Caribbean countries are experiencing the effects of climate change (Caribbean Community Climate Change Center, 2021). Climate change is predicted to increase the frequency of Category 4 and 5 hurricanes in the region by 25-30 percent (U.S. Agency for International Development, 2018). As indicated by the Saffir-Simpson Hurricane Wind Scale, Category 4 and 5 hurricanes cause the most devastating impacts. The “increased frequency and ferocity of extreme weather events,” as evidence of the “rapid and adverse impacts of climate change,” represent the “greatest threats to the survival and viability” of small island states in the Caribbean (Economic Commission for Latin America and the Caribbean, 2018, p. 83United Nations Fourth International Conference on Small Island Developing States, 2024, para 27.)

USD billion in damages

The financial toll of these disasters is distressing. The International Monetary Fund highlights that the Caribbean is “the most exposed region to climate-related natural disasters, with estimated adaptation investment needs of more than $100 billion, equal to about one-third of its annual economic output” (IMF, 2023). Despite this vulnerability, the Caribbean receives minimal private climate financing (IMF, 2023). The Caribbean has the highest average estimated disaster damage as a ratio to GDP globally, with some instances of damage exceeding the size of the economy (IMF, 2018). For example, Hurricane Maria resulted in $1.2 billion in damages to Dominica, totaling 226 percent of GDP (IMF, 2021). Hurricane Dorian resulted in $3.4 billion in damages to the Bahamas (estimated at 25-30 percent of GDP) (Inter-American Development Bank and Economic Commission for Latin America and the Caribbean, 2022).

LGBTQ people are among those who are disproportionately impacted

LGBTQ people in the Caribbean continue to struggle with an unrealized vision of equality (Myrie, 2024). They are among the most marginalized in the region. They often experience discriminationeconomic and societal exclusionviolence, and the threat of violence, mainly due to the criminalization of same-sex sexual relations and the stigma associated with being LGBTQ. 

As a consequence of Hurricane Beryl, affected LGBTQ people in the Caribbean face increased housing and food insecurity, disruption in economic livelihoods, reduced access to community support structures, and increased exposure to harassment and violence. Recognizing the exacerbated vulnerabilities of LGBTQ people does not mean that they are at a greater risk of experiencing climate-related disasters. Rather, it is about appreciating that “in times of crisis those most marginalized tend to suffer disproportionately compared to the broader population” (Outright International, 2020). Further, where societal discrimination is strong, LGBTIQ people may have to conceal their sexual orientation or gender identity to remain safe, making their suffering invisible to those providing assistance (Outright International, 2024). 

In the post-disaster context, LGBTQ people in the Caribbean may experience “discrimination in accessing emergency and social protection services and in emergency shelters” and “challenges integrating into their communities and earning a livelihood” (UN Women Caribbean, 2022). In the Bahamas, for example, post-Hurricane Dorian, some displaced LGBTQ persons were reluctant to stay in shelters for fear of violence. For those with sufficient resources, Hurricane Dorian was a catalyst for them to migrate (Internal Displacement Monitoring Center, 2020).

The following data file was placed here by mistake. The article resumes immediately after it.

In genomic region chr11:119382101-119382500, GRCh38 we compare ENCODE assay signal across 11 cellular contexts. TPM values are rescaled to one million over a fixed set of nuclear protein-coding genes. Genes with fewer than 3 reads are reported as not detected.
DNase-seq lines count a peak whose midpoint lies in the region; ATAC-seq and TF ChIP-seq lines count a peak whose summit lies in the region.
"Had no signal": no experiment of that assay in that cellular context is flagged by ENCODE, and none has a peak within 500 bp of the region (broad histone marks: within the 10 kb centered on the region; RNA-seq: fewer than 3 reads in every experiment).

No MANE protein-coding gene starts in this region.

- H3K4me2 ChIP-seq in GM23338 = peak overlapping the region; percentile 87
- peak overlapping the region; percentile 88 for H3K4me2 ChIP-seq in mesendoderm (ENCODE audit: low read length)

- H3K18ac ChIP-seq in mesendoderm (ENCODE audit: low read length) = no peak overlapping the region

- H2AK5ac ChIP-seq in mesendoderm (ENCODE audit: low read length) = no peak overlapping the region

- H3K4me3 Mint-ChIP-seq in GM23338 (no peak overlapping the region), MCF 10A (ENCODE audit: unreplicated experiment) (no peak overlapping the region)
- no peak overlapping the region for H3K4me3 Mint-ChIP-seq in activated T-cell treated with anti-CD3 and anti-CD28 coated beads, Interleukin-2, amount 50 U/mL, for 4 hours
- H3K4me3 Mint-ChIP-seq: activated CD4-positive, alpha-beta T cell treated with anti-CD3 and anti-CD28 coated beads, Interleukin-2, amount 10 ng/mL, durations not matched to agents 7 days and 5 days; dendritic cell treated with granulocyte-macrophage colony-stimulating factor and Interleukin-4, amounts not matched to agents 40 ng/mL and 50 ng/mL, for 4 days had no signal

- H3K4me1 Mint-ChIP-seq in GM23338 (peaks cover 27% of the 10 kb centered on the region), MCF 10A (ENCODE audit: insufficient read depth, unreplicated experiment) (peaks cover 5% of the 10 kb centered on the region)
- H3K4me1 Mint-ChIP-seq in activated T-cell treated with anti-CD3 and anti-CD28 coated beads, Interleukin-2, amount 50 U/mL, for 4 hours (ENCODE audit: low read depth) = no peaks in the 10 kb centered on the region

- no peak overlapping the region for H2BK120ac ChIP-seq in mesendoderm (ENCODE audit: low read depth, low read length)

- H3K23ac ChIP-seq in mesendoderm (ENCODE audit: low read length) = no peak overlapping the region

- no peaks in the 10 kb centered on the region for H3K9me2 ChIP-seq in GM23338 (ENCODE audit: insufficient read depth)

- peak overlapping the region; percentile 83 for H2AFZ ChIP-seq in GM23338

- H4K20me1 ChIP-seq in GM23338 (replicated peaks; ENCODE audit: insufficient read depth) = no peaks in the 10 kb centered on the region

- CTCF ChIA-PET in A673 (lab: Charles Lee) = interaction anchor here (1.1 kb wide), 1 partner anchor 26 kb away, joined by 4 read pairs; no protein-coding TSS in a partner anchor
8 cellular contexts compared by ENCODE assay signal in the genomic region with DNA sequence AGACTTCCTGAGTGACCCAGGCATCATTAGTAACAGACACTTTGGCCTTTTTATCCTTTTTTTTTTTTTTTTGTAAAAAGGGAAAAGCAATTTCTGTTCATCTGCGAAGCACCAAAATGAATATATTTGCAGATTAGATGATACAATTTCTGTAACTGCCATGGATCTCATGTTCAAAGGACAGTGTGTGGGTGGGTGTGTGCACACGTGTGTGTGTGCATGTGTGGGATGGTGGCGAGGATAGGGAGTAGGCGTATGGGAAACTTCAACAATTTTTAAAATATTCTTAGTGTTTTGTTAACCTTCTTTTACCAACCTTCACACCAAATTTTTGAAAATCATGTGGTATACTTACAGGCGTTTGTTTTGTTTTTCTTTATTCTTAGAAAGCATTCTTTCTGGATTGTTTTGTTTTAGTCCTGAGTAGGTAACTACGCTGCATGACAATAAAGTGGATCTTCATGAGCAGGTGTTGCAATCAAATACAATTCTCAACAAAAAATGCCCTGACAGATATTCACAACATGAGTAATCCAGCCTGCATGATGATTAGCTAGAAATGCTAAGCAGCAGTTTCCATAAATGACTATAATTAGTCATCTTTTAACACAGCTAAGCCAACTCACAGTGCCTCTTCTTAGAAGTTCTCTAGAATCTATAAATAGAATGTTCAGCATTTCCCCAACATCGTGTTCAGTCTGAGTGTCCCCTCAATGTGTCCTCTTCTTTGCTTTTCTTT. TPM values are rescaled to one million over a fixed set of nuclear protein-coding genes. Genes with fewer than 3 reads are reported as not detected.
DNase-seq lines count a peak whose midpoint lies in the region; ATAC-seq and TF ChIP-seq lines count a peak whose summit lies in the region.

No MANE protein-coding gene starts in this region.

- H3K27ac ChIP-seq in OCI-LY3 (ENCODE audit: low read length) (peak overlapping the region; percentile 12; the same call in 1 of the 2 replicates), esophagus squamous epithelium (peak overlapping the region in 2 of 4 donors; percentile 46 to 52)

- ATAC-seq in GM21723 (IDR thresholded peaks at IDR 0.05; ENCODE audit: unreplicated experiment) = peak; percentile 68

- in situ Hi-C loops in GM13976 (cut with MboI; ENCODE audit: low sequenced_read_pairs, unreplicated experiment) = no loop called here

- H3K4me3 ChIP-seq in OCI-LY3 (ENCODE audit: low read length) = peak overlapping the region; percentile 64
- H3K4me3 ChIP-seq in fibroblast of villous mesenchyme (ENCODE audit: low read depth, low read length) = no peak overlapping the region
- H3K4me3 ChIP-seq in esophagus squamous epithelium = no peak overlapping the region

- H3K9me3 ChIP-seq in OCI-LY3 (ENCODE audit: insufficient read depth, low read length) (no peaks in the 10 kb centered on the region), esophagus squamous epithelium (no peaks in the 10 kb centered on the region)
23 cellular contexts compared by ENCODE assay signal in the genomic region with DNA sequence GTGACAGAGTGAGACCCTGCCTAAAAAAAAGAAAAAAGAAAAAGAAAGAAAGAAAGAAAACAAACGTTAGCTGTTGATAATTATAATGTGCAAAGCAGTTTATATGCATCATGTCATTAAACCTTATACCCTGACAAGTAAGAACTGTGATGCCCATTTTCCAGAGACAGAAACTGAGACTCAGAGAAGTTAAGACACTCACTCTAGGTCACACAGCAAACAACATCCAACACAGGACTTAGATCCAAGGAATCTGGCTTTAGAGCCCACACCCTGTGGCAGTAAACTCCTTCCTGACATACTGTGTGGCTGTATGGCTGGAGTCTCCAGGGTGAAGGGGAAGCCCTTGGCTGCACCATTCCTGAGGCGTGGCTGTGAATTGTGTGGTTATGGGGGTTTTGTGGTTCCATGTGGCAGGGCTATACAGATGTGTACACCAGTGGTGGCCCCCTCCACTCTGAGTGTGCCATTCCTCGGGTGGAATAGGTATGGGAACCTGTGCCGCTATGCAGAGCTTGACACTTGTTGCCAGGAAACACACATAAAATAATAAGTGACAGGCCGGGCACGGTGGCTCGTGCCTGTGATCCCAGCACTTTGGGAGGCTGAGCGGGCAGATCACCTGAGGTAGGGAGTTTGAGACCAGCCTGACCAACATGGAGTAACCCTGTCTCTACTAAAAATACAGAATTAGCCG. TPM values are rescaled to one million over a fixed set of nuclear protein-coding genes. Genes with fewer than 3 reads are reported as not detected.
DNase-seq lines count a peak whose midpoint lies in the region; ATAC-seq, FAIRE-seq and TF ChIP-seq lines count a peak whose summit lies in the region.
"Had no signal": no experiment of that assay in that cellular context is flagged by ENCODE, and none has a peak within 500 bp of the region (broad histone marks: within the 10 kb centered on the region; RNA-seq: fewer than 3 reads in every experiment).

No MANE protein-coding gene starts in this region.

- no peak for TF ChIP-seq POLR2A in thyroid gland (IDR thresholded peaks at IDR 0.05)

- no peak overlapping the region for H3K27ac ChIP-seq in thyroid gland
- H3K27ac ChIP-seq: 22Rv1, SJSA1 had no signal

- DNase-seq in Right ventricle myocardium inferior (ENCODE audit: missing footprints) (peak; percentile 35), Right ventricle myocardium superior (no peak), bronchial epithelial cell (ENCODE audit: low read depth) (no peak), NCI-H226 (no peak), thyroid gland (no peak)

In Haiti, LGBTQ people grappled with a heightened sense of insecurity during and after the 2010 earthquake. They reported being blamed for the earthquake and were at an increased risk of harassment and violence (International Gay and Lesbian Human Rights Commission and SEROvie, 2011). Lesbians and bisexual women reported incidences of sexual violence and corrective rape, while gay and transgender men reported harassment and denial of access to healthcare, housing and food (IGLHRC and SEROvie, 2011). Affected LGBTQ persons shared that the earthquake “decimated the already limited physical spaces, social networks and support services available to them” (IGLHRC and SEROvie, 2011). 

Although LGBTQ people in the Caribbean tend to be disproportionately impacted in the response to their “recovery, reconstruction and livelihood needs and experience “poor recovery outcomes,” they are “largely absent from climate and mobility strategies in the Caribbean” (Bleeker et al., 2021).

Meaningful inclusion of LGBTQ people is necessary for an effective and equitable disaster response

International, regional, and local stakeholders must secure the meaningful inclusion of LGBTQ people in the Caribbean for an effective and equitable disaster response. This can be achieved by ensuring that LGBTQ people actively contribute to the planning processes and are engaged in all stages of the disaster management cycle. Meaningful inclusion allows for the full appreciation of the unique vulnerabilities of those affected and is critical for humanitarian actors to respond to their needs effectively. There must also be adequate safeguards to eliminate increased security risks and protect against discrimination, particularly in the provision of services and the distribution of resources. 

Finally, “to ensure that the humanitarian sector does not reinforce or generate new forms of discrimination and harm, humanitarian actors must approach relationship-building with LGBTIQ organizations with sensitivity and commitment to safety, security, and confidentiality,” centering local knowledge and the voices of those most in need of life-saving assistance (Outright International, 2024).